Bintel Blog

Are Jewish Smarts All in the Genes?

By Daniel Treiman

  • Print
  • Share Share

Is Jewish intelligence genetic? Slate’s William Saletan, who recently attended a panel discussion on the topic, doesn’t want to think so. Still, he grudgingly admits:

A culture that trains its young people to procreate only with one another becomes, over time, a genetically distinct population. And if that culture glorifies intelligence to such a degree that it drives less intelligent people out of the community—or prevents them from attracting mates—it becomes an IQ machine. Cultural selection replaces natural selection.

In other words, even though Saletan isn’t convinced, he admits that proponents of Jewish genetic intelligence may have a case. In any event, the whole subject sort of creeps him out, particularly since any possible genetic predisposition for intelligence could be linked to the prevalence of genetic diseases among Jews.

The whole article is quite interesting and well worth reading.

A few additional points worth noting:

First, I don’t think there would any great benefit if we discovered a genetic predisposition toward above-average intelligence among Jews (or any group for that matter). Any discovery that intelligence is correlated with membership in particular ethnic groups would fuel prejudice, even though individuals wouldn’t necessarily fit into group patterns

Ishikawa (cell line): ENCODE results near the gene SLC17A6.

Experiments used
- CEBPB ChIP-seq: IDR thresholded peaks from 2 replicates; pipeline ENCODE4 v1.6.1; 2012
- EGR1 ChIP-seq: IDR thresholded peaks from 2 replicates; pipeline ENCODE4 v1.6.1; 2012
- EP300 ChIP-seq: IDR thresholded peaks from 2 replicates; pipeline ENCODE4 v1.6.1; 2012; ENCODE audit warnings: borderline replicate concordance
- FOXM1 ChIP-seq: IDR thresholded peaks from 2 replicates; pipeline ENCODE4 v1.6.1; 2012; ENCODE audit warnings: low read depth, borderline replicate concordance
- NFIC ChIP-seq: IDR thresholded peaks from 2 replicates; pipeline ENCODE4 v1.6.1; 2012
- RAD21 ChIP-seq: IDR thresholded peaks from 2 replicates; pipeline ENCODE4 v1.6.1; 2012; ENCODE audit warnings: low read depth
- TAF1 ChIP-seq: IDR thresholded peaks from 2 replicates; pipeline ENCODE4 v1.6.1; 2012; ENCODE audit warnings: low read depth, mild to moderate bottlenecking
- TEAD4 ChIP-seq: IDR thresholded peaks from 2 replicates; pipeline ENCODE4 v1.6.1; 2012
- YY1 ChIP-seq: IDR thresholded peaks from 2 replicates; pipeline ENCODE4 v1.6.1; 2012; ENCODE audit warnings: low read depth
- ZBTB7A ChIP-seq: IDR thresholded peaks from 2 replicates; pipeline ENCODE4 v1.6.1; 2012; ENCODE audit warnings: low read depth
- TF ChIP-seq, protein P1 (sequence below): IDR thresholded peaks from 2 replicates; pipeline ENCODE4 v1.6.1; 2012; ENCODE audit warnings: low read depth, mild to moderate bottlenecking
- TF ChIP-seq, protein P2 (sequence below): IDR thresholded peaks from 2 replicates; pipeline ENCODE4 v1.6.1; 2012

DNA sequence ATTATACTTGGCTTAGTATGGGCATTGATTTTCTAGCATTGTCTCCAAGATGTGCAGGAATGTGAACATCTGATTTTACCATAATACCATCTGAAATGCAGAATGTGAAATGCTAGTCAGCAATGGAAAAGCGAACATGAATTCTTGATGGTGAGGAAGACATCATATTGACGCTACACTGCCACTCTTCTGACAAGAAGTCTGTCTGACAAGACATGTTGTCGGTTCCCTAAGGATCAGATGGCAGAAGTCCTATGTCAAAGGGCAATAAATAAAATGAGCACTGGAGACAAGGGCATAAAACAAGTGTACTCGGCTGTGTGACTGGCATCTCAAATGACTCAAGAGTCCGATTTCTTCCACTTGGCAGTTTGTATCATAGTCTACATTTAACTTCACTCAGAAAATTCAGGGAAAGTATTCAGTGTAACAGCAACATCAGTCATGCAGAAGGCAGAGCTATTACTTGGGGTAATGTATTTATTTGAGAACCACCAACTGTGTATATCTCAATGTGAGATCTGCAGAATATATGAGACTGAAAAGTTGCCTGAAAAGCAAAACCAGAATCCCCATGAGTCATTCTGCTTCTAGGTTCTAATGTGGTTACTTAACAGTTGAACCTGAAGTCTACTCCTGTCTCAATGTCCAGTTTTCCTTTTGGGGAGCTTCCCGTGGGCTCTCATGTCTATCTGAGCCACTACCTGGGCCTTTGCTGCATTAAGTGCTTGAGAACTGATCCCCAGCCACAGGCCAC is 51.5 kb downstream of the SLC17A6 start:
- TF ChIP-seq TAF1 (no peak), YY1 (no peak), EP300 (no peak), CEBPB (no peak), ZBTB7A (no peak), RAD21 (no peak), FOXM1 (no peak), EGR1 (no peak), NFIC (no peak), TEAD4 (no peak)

Second, I think that the discovery of a genetic basis for Jewish achievement would only diminish our own regard for the worth of our cultural and religious heritage. If Jewish contributions to the world are due to genetics, then maybe our traditions aren’t that important.

Third, while I’m uncomfortable with the notion of a genetic predisposition toward intelligence among Jews, my concerns are not identical to those of others.

For instance, there’s a general aversion in some circles to the notion that Jews are an ethnic (or descent-based) rather than a religious community. Saletan notes that a concern of this sort was raised at the discussion:

Zoloth, speaking for many liberals, recalled a family member’s revulsion at the idea of a Jewish race. Judaism is about faith and values, she argued. To reduce it to biology is to make it exclusive, denying its openness to all.

This, I think, is a legacy of a time in America and the West when religious diversity was tolerated but ethnic (or “national” — a term that was once popular) difference was frowned upon. It’s why liberal Jews in Germany and the U.S. would describe themselves as Germans or Americans of the Mosaic or Hebrew faith.

To this day, this Jewish ethnicity-aversion remains a cause of confusion. It’s why, when asked if they’re Jewish, some feel compelled to answer, “Yes, but I’m not religious” (as if Jewishness were a purely religious identity). It’s also why one often hears American descendants of Eastern European Jews say that their ancestors were Russians or Poles, even though their ancestors quite likely spoke primarily Yiddish and had not intermarried much with the larger non-Jewish populations.

Ethnicity involves something that we inherit, whereas modernity and liberalism privilege the idea that we are the authors of our own identities. That’s why liberal Jews often prefer (wrongly in my view) words like “culture” and “religion” to concepts like “peoplehood” and “ethnicity.”


Permalink | | Share | Email | Print | Filed under: Genetics